XenServer cleanup [EN]

Speaking about XenServer again. Recently i had to fix its certificates because of the recent Windows update. This also reminded me about a long standing issue with Control Domain disk running out of space. XenCenter was showing alert messages for some time stating that this storage was already at 96, 97 and last time at 98%. It’s annoying that it doesn’t show this storage details anywhere in the XenCenter GUI (or i haven’t found). Because this is an internal XenServer’s disk, used for configuration, logs, etc. I’ve read that space may be occupied by logs. So i went out on a hunt. Here’s how to deal with this:

Control Domain disk can run out of space after running XenServer for a long time. Our server is in duty for 5-6 years and we never cleaned it up.

First you need to connect to its local shell. Either directly (if monitor is connected) or via SSH. Login with root.
Go to /var/log/
Run command: du -sh (it will show how much space does your log folder take; it was 1.7 GB in our case)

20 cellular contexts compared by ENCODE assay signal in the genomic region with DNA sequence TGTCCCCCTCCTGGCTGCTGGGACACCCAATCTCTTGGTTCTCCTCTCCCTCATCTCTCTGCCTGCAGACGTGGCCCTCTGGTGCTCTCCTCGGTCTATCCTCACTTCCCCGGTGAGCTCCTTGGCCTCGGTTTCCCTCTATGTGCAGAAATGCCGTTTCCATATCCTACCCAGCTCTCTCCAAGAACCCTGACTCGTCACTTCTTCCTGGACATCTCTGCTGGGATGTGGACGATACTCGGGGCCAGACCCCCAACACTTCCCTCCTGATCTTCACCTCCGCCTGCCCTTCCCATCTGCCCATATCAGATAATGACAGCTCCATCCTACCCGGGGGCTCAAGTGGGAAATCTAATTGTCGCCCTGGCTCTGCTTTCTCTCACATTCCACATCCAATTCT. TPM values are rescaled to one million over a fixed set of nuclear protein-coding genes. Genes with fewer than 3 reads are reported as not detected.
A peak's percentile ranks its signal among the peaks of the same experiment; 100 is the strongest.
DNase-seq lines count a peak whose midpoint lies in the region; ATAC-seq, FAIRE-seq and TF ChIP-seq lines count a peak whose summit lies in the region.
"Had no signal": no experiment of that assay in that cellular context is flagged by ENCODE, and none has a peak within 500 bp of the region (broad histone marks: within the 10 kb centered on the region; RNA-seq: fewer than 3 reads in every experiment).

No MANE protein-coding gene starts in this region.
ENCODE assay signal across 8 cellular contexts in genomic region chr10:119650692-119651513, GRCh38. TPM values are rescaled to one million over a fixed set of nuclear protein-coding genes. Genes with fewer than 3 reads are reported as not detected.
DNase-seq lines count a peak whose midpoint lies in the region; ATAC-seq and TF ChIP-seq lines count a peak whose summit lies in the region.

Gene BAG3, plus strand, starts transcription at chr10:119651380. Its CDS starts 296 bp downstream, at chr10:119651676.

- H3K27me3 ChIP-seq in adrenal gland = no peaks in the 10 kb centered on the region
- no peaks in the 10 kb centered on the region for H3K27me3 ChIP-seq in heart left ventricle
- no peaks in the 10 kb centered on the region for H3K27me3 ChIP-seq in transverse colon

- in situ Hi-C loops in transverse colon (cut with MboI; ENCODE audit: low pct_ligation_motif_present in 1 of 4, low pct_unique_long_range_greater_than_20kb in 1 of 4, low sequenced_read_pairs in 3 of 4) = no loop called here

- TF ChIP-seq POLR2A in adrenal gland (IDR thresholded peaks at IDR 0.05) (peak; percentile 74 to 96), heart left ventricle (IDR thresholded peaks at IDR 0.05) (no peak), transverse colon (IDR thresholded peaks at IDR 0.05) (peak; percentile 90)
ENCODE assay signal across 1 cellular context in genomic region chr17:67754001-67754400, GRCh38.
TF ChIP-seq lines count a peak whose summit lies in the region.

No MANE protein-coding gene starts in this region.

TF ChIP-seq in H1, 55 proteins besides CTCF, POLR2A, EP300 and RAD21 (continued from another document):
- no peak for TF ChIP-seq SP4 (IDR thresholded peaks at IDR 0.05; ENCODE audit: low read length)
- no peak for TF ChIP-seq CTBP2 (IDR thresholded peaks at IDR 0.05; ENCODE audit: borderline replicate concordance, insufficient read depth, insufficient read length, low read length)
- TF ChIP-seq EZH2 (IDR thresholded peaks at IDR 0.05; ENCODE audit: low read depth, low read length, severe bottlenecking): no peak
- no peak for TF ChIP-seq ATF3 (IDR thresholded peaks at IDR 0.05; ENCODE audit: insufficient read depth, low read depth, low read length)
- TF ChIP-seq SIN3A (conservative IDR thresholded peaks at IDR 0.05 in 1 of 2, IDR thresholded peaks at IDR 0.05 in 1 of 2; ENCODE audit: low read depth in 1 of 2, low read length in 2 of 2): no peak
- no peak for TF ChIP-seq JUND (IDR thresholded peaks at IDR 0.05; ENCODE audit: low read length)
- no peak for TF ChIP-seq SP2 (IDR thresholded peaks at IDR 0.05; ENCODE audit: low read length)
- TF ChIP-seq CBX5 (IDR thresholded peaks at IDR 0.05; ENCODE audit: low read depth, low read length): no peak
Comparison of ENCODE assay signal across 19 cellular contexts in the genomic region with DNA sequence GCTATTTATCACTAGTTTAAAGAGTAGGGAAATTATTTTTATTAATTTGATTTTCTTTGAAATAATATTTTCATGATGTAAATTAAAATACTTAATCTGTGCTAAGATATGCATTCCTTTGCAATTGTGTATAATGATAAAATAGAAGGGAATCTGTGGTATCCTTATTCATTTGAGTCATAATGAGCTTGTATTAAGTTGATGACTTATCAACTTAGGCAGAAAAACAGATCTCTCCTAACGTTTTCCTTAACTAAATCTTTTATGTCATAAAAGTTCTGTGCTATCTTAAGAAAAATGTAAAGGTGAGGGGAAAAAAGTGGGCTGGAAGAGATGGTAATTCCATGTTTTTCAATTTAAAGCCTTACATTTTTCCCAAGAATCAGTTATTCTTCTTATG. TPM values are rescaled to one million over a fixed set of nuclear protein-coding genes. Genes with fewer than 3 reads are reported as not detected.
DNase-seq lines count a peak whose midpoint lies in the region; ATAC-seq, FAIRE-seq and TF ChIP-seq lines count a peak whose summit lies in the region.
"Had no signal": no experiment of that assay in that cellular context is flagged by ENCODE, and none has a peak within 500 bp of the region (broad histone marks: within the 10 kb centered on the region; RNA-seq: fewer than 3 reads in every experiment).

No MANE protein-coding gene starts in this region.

Additionally ls -lh will list all files in that folder with a readable size values (MB or GB)
Then delete logs with a force switch (you may want to leave some logs, but i just wiped them all as this is just a testing box):
rm SMlog* -f
rm xensource.log* -f
rm messages* -f
rm xenstored-access* -f
Run du -sh to see how much space have you freed. In my case it was around 1.5 GB.

Fixing SSL error when accessing XenServer after KB3175024 update [EN]

We’ve been using Citrix’s XenServer at work for probably 6 years now (originally Citrix, now it is Open Source and not run by them). But we were too lazy to upgrade to the newest version. Because it is time consuming and would take lots of effort to migrate current machines. But mostly, we were lazy 🙂 So, we are still on 5.6 version (i think). This month Microsoft has released a Windows update KB3175024, which probably made all certificates using less than 1024 bits of encryption not secure and made apps trying to access services, which were still using such certificates, go bonkers. So, trying to access our XenServer from a Windows application XenCenter resulted in a TLS\SSL error. Windows Event Log also was collecting useless Schannel errors (yeah, errors just giving some random numbers are very useful). XenServer is using 512 bits keys by default (and from what i have gathered browsing Xen forums, even newest versions are affected by this). Combining tips from several sources i have compiled a little guide to overcome this issue. On a plus side, this made me use SSH (to access our XenServer) and refresh my Linux cmd skills a bit 🙂 Read More